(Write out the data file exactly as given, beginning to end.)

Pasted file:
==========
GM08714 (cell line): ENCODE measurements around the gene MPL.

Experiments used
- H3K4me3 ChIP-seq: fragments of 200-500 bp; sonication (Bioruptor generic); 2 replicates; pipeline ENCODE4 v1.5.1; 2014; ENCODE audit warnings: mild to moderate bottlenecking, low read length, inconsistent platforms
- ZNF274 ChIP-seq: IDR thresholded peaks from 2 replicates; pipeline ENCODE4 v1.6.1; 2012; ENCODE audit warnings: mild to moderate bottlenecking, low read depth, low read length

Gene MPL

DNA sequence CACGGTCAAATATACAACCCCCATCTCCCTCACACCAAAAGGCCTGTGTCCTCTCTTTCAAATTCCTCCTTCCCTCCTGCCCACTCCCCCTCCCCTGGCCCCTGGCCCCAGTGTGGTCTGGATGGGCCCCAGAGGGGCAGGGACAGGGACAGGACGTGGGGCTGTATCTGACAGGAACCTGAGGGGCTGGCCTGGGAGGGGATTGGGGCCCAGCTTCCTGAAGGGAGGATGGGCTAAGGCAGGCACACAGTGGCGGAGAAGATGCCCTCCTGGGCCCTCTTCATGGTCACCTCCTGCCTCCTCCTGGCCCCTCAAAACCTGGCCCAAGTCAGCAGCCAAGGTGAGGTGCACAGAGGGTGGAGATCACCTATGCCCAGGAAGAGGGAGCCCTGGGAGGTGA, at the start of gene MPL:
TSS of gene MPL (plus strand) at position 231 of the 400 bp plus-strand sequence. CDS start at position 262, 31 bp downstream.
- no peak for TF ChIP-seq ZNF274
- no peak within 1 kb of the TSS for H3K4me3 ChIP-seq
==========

GM08714 (cell line): ENCODE measurements around the gene MPL.

Experiments used
- H3K4me3 ChIP-seq: fragments of 200-500 bp; sonication (Bioruptor generic); 2 replicates; pipeline ENCODE4 v1.5.1; 2014; ENCODE audit warnings: mild to moderate bottlenecking, low read length, inconsistent platforms
- ZNF274 ChIP-seq: IDR thresholded peaks from 2 replicates; pipeline ENCODE4 v1.6.1; 2012; ENCODE audit warnings: mild to moderate bottlenecking, low read depth, low read length

Gene MPL

DNA sequence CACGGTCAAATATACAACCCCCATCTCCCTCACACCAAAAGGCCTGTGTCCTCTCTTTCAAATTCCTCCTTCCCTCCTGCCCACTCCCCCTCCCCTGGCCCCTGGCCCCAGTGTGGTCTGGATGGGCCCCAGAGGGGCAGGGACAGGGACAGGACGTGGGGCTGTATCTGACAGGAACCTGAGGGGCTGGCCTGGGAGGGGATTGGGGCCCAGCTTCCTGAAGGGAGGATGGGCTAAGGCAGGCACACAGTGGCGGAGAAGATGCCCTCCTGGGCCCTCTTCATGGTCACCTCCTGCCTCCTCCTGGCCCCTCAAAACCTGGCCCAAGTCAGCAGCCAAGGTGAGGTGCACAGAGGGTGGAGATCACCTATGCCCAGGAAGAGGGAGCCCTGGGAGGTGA, at the start of gene MPL:
TSS of gene MPL (plus strand) at position 231 of the 400 bp plus-strand sequence. CDS start at position 262, 31 bp downstream.
- no peak for TF ChIP-seq ZNF274
- no peak within 1 kb of the TSS for H3K4me3 ChIP-seq